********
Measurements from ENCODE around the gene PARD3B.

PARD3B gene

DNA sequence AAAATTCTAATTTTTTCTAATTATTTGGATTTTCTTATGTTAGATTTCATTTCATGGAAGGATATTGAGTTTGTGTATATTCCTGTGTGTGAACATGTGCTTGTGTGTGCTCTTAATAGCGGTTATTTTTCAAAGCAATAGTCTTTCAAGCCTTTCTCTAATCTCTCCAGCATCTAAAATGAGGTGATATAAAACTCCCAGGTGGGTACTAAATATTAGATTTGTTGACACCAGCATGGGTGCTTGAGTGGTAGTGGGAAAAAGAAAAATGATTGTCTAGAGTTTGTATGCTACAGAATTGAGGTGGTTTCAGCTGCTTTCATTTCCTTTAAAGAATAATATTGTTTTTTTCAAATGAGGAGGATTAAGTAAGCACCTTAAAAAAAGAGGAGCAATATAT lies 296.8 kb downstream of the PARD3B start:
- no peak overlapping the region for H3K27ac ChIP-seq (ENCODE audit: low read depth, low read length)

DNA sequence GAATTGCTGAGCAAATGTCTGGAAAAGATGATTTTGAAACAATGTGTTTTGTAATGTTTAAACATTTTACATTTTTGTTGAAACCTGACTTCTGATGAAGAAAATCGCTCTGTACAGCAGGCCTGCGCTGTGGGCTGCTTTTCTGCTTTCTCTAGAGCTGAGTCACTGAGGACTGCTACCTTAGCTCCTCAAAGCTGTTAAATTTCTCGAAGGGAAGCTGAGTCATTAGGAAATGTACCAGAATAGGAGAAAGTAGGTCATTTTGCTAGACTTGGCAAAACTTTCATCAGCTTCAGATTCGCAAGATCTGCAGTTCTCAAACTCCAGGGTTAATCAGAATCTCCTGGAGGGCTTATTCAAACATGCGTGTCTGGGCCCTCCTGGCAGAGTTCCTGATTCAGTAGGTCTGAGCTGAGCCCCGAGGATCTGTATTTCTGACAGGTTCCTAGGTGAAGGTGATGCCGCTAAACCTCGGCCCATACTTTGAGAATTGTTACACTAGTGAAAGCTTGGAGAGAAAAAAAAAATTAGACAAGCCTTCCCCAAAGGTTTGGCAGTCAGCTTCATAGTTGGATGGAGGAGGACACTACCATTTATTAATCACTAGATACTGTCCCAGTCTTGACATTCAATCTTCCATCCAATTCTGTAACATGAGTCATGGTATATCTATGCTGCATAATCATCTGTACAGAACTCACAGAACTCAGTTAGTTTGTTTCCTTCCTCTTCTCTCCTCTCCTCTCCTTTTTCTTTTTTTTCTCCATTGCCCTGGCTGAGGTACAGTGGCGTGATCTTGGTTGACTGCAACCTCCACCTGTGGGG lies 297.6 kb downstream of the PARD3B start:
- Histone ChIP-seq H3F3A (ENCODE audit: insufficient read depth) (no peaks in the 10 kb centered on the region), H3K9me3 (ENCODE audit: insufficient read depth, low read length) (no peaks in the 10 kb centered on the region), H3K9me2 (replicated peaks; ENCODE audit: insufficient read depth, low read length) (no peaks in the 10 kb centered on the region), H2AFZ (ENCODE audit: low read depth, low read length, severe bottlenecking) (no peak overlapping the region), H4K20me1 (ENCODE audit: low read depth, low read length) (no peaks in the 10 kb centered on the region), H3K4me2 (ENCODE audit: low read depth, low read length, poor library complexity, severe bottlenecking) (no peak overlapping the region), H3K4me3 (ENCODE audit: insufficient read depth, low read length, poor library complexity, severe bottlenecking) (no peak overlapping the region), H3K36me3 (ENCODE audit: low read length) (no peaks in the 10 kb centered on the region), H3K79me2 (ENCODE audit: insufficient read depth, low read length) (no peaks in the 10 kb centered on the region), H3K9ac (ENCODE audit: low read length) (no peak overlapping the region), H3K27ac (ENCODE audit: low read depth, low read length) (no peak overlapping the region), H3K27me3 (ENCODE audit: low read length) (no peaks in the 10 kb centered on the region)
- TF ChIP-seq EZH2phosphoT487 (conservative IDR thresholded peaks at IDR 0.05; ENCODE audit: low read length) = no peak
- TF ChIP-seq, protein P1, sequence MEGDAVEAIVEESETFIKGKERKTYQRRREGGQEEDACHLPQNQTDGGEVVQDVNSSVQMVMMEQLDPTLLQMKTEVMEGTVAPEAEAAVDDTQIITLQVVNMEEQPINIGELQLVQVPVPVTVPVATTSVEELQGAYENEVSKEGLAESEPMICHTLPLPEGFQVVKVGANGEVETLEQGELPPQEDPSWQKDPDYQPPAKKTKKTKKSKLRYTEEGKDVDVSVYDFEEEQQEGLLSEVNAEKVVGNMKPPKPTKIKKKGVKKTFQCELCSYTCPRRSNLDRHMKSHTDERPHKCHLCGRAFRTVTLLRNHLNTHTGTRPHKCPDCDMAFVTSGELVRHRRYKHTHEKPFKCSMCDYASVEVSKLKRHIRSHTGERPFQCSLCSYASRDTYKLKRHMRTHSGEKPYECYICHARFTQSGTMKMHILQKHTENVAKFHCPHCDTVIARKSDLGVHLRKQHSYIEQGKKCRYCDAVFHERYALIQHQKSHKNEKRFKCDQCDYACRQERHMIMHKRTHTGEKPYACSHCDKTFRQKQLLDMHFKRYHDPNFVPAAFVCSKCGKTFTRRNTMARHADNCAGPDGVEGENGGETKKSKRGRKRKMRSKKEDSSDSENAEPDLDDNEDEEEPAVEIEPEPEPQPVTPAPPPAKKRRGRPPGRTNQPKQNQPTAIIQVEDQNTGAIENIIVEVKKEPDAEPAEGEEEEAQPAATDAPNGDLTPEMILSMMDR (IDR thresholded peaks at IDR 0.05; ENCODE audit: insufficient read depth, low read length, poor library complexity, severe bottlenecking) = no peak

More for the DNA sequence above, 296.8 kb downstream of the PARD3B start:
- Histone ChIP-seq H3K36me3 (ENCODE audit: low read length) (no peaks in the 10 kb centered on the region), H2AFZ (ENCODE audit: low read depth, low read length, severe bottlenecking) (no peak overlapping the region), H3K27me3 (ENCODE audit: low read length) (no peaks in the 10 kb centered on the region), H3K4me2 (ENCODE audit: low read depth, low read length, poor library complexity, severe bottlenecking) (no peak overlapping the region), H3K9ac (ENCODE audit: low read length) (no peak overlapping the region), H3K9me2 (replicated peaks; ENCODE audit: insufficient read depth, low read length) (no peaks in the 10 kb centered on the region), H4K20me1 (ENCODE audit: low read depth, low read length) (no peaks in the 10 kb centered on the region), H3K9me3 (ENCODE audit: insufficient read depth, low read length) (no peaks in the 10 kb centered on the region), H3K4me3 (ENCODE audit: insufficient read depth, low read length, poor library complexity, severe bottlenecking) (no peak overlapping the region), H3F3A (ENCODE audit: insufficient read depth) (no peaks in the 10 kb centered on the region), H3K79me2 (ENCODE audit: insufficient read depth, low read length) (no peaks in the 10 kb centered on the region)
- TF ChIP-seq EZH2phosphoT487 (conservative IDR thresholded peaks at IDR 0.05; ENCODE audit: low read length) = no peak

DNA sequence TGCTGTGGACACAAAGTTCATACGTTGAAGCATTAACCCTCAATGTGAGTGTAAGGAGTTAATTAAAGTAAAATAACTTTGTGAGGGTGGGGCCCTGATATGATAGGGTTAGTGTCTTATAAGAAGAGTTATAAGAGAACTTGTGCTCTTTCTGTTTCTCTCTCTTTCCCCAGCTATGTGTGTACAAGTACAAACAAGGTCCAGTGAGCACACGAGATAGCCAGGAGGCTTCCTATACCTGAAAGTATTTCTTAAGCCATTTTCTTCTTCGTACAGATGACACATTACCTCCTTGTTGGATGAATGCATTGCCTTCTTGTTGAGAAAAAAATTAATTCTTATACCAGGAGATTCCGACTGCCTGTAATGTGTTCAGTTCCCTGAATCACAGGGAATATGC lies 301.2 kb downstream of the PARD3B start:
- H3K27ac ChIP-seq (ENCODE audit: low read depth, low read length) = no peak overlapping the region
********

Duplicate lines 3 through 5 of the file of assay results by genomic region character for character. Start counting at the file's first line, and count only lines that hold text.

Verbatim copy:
DNA sequence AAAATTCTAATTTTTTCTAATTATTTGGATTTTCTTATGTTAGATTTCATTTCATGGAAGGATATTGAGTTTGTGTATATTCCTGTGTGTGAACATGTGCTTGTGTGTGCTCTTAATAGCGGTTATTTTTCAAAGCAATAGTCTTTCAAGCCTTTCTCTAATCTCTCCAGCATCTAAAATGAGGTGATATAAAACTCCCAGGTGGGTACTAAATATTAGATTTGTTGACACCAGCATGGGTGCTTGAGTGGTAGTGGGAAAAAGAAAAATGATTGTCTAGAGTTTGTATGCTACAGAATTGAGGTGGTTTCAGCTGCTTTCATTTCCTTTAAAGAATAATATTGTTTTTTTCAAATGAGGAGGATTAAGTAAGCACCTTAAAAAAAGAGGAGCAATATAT lies 296.8 kb downstream of the PARD3B start:
- no peak overlapping the region for H3K27ac ChIP-seq (ENCODE audit: low read depth, low read length)

DNA sequence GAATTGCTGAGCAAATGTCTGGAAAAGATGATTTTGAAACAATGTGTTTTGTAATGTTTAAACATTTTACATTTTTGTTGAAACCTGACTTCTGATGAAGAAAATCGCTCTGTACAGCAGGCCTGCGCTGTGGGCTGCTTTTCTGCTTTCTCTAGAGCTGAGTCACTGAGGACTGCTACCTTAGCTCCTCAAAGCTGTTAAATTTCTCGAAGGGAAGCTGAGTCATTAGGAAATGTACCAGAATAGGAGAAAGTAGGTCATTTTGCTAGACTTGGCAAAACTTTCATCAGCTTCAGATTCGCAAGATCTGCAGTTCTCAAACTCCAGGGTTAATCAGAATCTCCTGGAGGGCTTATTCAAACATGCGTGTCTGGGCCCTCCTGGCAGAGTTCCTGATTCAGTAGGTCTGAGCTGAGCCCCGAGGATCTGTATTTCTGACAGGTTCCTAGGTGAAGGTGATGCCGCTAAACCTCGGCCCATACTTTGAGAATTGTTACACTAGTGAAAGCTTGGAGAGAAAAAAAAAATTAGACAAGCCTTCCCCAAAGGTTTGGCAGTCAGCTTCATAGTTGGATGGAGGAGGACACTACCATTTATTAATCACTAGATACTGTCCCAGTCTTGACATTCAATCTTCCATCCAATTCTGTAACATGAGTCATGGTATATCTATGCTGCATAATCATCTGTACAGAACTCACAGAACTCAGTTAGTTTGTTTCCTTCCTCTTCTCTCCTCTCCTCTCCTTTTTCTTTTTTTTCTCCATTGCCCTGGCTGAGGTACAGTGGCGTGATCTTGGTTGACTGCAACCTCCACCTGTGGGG lies 297.6 kb downstream of the PARD3B start: